<p>An adult Grus americana makes a splashing run-up to flight through a marsh in Canada's Wood Buffalo National Park.</p>

An adult Grus americana makes a splashing run-up to flight through a marsh in Canada's Wood Buffalo National Park.

Counting Cranes

How many wild whooping cranes are there? Not enough.

Nearly grazing the treetops, a tiny red plane swoops in dizzying circles over the bogs and forests of Canada's Wood Buffalo National Park. As pilot Jim Bredy banks hard for another pass, he and his two passengers press their faces against the glass, squinting to spot familiar white smudges on the ground—adult whooping cranes—with russet-feathered young in tow. This wil­der­ness is the summer home of the last wild mi­gra­tory flock of Earth's most endan­gered crane.

The aerial census takers are Bredy, Tom Stehn of the U.S. Fish and Wildlife Service, and Lea Craig-Moore of the Canadian Wildlife Service (CWS), and they're worried. The flock's population had reached 266 in the spring of 2008. But by the following spring, 57 had died, 23 of them on the birds' wintering grounds in south Texas, where drought had decimated their main food—blue crabs and a plant called wolfberry. Others probably perished during migration, often after striking power lines, the biggest known killer along the flyway. The higher-than-average death count has added urgency to a new effort that tracks some migrating birds with GPS anklets.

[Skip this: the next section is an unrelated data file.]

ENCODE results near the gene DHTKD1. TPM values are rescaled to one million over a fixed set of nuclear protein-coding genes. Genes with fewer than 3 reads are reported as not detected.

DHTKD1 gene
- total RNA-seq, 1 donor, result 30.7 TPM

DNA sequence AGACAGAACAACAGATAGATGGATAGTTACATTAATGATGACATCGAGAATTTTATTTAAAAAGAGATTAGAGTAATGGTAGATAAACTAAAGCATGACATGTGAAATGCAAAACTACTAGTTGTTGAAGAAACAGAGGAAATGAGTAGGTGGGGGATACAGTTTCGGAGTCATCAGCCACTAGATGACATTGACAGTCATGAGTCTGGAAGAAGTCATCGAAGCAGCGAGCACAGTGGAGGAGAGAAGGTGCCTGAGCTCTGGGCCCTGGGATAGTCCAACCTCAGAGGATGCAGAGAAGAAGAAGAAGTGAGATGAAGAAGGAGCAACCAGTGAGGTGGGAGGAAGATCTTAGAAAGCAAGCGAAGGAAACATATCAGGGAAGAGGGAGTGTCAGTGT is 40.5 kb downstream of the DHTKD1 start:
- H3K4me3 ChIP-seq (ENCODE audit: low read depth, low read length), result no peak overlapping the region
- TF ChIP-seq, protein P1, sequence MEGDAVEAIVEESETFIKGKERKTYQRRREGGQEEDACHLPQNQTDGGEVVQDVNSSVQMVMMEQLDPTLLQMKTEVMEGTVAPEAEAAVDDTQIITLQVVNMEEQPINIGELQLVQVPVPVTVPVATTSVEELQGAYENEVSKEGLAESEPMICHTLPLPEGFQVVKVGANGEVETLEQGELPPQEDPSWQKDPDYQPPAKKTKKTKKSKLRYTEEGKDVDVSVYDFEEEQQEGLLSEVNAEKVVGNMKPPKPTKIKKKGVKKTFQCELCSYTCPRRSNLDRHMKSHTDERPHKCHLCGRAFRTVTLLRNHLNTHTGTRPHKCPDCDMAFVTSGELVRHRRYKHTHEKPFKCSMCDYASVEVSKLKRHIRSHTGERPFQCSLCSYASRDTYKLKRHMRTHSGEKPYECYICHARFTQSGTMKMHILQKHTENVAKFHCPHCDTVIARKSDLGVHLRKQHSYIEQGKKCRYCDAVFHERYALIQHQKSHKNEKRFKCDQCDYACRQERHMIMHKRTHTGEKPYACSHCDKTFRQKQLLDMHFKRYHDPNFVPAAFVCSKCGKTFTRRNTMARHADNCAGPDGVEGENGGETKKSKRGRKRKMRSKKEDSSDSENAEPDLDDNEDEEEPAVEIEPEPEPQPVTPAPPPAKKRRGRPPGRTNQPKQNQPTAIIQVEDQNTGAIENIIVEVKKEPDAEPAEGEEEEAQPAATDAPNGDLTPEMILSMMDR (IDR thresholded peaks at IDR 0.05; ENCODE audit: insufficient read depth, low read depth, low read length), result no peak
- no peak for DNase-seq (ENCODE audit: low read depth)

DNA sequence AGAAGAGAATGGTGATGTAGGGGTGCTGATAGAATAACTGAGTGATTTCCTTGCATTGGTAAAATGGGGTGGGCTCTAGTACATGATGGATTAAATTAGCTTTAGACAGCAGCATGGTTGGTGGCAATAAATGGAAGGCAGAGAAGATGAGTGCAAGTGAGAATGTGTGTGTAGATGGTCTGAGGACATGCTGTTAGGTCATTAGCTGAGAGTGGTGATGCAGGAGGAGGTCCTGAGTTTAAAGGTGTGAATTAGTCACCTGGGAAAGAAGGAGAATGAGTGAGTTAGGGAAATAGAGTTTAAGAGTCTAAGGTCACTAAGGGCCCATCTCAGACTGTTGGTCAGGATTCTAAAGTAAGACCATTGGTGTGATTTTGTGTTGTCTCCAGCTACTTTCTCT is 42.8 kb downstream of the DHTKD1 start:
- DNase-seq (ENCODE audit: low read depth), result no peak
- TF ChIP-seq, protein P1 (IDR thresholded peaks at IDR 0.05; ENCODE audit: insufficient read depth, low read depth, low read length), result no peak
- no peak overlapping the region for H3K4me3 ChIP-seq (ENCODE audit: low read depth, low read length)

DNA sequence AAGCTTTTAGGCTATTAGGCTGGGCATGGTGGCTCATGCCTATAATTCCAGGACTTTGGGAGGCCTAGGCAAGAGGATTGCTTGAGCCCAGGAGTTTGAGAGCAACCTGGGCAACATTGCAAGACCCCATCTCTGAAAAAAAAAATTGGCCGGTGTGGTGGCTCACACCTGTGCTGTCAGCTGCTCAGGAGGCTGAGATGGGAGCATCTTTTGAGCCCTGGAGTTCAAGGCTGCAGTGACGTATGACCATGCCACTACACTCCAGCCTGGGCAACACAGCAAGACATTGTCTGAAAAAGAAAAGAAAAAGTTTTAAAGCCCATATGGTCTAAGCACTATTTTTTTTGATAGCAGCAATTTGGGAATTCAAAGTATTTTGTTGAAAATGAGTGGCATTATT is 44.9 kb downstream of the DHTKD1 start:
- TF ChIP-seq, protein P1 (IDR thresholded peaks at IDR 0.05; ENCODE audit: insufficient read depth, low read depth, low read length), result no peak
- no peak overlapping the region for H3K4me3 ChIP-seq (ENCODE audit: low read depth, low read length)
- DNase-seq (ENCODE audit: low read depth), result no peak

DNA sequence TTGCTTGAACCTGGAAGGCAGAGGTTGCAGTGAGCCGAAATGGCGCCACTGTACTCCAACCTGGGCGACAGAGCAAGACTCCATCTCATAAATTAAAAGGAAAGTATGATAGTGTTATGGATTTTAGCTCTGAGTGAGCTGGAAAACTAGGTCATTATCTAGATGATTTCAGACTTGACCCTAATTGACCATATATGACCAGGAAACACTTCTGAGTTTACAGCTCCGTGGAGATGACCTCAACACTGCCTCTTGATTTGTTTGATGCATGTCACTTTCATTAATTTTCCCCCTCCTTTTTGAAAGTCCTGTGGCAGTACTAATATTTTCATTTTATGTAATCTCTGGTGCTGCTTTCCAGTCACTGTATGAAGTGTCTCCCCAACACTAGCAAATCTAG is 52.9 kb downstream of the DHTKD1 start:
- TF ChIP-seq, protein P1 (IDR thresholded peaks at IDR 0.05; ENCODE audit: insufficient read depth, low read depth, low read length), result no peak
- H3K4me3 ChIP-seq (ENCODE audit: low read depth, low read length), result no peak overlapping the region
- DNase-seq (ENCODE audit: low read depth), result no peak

Still, whoopers, as they're called, aren't nearly as bad off as they once were. A key event in their revival took place 42 years ago, when CWS biol­ogist Ernie Kuyt went on a spring treasure hunt. A helicopter let him off on the soggy boreal land­scape, a vast expanse of sedge meadow and ponds broken up by islands of black spruce and willow. Using a jack pine pole as a staff, he trudged through muck that might have stolen his resolve—and his boots. At the heart of a shallow pool, he spied a massive nest cradling a pair of blotchy eggs, each the size of an Idaho potato. Kuyt had left his container in the copter, so he tucked a sole egg into a wool sock, sensitive to the weight of the future life—and the pos­sible salvation of a species—he'd carry home.

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